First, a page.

Dynamics of Photosynthesis in the Glycogen-Deficient glgC Mutant of Synechococcus sp. PCC 7002by Simon A. Jackson, Julian J. Eaton-Rye, Donald A. Bryant, Matthew C. Posewitz, Fiona K. Davies

Applied and Environmental Microbiology


Biotechnology / Food Science / Ecology / Applied Microbiology and Biotechnology


Conservation and land management

The Viscount of Arbuthnott

Strategies of social research in Mozambique

by Members of the Centre of African

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Dynamics of Photosynthesis in the Glycogen-Deficient glgC Mutant of Synechococcus sp. PCC 1 7002 2 3

Simon A. Jackson,a Julian J. Eaton-Rye,a Donald A. Bryant,b Matthew C. Posewitz,c Fiona K. 4

Daviesc# 5 6

Department of Biochemistry, University of Otago, Dunedin, New Zealanda; Department of 7

Biochemistry and Molecular Biology, The Pennsylvania State University, University Park, PA, 8

USAb; Department of Chemistry and Geochemistry, Colorado School of Mines, Golden, CO, 9

USAc 10 11

Running Head: Dynamics of photosynthesis in glgC mutant 12 13 #Address correspondence to Fiona K. Davies, fdavies@mines.edu 14

S.A.J. and F.K.D. contributed equally to this work. 15 16 17 18 19 20 21 22 23

AEM Accepted Manuscript Posted Online 6 July 2015

Appl. Environ. Microbiol. doi:10.1128/AEM.01751-15

Copyright © 2015, American Society for Microbiology. All Rights Reserved. 2


Cyanobacterial glycogen-deficient mutants display impaired degradation of light-harvesting 25 phycobilisomes under nitrogen-limiting growth conditions, and secrete a suite of organic acids as 26 a putative reductant-spilling mechanism. This genetic background, therefore, represents an 27 important platform to better understand the complex relationships between light harvesting, 28 photosynthetic electron transport, carbon fixation and carbon/nitrogen metabolisms. In this 29 study, we conducted a comprehensive analysis of the dynamics of photosynthesis as a function 30 of reductant sink manipulation in the glycogen-deficient glgC mutant of Synechococcus sp. PCC 31 7002. The glgC mutant showed increased susceptibility to photoinhibition during the initial 32 phase of nitrogen deprivation. However, after extended periods of nitrogen deprivation, glgC 33 mutant cells maintained higher levels of photosynthetic activity than the wild type, supporting 34 continuous organic acid secretion in the absence of biomass accumulation. In contrast to the wild 35 type, the glgC mutant maintained efficient energy transfer from phycobilisomes to photosystem 36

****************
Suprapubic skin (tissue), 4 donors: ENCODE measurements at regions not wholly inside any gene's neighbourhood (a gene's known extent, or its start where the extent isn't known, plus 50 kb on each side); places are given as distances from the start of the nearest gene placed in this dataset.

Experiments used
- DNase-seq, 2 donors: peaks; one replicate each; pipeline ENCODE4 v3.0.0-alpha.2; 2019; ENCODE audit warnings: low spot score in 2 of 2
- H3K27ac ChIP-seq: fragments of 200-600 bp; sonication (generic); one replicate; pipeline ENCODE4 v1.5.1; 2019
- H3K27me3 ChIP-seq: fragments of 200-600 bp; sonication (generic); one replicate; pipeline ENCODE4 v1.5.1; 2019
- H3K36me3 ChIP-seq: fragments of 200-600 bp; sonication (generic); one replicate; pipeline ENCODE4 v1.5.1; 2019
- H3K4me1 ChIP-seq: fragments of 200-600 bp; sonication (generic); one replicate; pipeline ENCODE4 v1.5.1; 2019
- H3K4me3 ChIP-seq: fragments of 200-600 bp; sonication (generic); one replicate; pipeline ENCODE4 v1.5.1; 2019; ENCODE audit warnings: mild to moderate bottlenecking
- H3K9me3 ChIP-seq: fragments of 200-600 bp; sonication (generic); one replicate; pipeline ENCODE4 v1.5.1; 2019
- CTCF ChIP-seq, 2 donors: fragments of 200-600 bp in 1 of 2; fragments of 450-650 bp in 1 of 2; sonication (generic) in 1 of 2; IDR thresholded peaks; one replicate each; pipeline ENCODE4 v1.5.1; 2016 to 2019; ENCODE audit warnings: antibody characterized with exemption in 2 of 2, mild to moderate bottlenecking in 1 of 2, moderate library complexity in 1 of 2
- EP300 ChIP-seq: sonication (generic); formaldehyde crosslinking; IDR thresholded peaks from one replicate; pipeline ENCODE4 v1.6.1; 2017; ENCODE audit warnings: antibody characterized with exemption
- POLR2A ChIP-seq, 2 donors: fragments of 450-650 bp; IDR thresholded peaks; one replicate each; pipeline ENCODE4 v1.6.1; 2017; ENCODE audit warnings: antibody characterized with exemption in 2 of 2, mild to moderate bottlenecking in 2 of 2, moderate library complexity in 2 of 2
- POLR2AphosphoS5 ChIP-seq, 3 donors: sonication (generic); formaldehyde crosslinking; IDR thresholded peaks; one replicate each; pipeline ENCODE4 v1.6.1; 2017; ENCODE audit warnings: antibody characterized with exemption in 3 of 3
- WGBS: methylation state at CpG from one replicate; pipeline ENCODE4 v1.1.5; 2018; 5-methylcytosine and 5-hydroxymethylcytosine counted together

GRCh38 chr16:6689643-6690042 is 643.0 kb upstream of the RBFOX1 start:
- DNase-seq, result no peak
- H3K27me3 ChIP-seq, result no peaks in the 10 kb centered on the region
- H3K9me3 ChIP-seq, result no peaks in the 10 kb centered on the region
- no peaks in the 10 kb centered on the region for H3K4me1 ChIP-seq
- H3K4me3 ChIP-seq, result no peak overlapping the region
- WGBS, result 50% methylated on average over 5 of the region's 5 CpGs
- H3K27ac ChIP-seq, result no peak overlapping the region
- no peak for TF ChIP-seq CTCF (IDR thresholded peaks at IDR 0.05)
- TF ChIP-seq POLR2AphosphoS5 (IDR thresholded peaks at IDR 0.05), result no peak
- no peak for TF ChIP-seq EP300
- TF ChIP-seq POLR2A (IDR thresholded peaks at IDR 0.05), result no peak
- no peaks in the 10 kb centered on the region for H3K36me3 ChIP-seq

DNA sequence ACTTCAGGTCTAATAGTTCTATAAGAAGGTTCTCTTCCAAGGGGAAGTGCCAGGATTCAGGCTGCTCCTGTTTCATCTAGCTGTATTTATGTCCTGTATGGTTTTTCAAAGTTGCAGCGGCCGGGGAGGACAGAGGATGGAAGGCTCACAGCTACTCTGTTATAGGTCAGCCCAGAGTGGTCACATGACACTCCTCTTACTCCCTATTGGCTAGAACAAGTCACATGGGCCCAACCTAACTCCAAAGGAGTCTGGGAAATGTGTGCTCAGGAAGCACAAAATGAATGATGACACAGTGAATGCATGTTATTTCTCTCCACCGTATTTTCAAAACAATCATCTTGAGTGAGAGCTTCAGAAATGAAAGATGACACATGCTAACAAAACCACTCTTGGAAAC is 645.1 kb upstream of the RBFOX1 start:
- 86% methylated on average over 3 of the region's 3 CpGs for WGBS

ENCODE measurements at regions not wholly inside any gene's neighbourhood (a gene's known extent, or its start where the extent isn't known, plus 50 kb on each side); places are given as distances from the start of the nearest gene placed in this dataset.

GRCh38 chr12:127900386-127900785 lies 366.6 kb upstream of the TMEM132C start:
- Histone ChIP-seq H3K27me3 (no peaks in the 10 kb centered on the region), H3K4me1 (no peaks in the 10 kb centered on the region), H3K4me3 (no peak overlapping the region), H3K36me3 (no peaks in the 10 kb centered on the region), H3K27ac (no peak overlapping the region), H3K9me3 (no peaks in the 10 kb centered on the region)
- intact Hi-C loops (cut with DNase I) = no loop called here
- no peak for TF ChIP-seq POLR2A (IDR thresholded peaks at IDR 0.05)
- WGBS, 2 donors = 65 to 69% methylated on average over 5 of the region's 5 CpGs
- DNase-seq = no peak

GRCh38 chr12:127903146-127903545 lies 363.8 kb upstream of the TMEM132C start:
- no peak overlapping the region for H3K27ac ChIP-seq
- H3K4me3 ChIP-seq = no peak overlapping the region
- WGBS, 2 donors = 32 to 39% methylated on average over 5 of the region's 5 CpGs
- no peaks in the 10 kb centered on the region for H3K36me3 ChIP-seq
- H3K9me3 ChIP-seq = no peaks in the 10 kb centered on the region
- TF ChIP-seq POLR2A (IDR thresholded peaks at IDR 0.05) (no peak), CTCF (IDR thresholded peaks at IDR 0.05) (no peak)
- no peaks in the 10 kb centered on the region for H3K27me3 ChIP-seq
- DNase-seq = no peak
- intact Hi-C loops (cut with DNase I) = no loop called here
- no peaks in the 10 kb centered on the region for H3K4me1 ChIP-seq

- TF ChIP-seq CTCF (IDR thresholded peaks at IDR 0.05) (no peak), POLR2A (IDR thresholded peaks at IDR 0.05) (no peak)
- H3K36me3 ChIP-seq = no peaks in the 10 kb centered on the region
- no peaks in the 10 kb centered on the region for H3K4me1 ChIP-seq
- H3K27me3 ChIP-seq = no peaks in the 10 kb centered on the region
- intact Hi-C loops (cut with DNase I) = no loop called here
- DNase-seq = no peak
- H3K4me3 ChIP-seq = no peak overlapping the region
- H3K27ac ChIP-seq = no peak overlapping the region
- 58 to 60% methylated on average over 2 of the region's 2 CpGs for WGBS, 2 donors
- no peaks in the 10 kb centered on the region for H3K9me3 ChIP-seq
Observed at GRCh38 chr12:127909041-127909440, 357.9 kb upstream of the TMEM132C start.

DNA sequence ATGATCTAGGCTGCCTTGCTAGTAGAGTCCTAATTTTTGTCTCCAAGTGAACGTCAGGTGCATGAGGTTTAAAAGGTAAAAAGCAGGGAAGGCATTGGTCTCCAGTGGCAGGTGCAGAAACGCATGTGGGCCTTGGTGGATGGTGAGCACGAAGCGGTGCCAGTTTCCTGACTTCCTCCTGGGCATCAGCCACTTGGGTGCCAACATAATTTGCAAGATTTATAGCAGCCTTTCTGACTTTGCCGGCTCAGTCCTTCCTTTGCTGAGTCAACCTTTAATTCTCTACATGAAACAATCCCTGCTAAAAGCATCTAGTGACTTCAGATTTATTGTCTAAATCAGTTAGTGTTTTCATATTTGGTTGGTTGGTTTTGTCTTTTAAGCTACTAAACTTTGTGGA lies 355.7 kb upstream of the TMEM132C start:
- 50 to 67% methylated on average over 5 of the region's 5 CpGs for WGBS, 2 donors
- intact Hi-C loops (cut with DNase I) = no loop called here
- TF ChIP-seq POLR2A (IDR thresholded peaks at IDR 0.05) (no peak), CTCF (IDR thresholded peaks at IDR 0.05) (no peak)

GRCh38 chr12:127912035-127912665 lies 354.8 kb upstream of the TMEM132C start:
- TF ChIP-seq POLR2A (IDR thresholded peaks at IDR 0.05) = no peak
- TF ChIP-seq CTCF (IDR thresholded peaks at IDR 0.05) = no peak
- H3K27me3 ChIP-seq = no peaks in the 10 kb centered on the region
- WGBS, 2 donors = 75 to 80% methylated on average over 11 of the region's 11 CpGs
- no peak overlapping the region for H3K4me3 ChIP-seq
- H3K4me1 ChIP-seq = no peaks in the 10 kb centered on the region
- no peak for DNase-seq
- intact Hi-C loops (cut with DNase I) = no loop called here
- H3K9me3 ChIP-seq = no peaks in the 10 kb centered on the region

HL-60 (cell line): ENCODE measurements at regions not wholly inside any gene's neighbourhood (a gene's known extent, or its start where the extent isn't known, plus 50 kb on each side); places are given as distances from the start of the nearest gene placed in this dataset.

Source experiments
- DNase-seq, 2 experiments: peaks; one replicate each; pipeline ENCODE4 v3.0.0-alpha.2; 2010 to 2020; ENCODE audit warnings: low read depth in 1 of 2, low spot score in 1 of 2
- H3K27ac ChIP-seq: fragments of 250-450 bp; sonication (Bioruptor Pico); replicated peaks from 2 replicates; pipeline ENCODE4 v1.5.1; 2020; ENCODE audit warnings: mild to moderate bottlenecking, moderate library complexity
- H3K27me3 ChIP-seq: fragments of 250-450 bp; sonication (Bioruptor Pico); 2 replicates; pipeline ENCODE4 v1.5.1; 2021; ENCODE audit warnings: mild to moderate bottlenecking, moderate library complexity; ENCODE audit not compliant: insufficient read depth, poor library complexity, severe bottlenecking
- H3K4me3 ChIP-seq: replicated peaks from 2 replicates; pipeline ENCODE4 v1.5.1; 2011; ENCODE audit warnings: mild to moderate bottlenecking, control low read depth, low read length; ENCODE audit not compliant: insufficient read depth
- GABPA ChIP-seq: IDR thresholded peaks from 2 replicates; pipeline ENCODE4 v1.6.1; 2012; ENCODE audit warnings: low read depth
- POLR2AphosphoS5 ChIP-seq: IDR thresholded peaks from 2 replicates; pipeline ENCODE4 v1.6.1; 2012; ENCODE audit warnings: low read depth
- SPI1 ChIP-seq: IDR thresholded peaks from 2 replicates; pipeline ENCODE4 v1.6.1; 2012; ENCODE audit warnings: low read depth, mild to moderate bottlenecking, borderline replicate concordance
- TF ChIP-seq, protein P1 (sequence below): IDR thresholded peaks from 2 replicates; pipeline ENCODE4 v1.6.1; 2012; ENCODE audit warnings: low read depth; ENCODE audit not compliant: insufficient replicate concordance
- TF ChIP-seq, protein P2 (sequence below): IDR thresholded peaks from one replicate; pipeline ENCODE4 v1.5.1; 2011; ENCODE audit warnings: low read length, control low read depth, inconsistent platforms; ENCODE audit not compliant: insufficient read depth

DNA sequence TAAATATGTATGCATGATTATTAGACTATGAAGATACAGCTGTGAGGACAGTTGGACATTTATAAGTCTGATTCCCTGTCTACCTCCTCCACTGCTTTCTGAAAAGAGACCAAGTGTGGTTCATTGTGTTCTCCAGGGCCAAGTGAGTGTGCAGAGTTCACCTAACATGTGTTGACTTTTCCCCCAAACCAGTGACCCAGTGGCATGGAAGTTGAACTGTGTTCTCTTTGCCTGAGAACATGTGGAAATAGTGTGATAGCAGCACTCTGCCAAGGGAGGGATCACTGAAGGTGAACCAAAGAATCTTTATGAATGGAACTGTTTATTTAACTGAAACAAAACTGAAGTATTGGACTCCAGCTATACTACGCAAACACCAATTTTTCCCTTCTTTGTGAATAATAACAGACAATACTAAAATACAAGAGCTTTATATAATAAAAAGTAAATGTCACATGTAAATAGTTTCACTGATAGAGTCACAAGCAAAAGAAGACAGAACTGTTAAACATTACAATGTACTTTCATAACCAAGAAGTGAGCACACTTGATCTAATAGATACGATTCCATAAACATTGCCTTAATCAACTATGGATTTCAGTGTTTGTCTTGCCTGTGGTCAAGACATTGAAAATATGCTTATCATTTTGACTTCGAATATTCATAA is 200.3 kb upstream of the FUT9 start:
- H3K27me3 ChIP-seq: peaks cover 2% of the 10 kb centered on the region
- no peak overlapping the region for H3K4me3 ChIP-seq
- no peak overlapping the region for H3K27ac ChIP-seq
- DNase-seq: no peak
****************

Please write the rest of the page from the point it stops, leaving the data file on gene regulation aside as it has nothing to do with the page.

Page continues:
II (PSII) reaction centers, had an elevated PSII:PSI ratio as a result of reduced PSII degradation, 37 and retained a nitrogen replete-type ultrastructure, including an extensive thylakoid membrane 38 network after prolonged nitrogen deprivation. Together, these results suggest that multiple, 39 global signals for nitrogen deprivation are not activated in the glgC mutant; allowing the 40 maintenance of active photosynthetic complexes under conditions where photosynthesis would 41 normally be abolished. 42 43 44 45 46 3


Nitrogen is an essential macronutrient required for the synthesis of pigments, protein and nucleic 48 acids in cyanobacteria. When nitrogen availability is limiting for cell growth and proliferation, a 49 defined sequence of stress responses is deployed in most cyanobacteria. The immediate response 50 is to increase the expression of genes associated with nitrogen uptake and assimilation (1-4). 51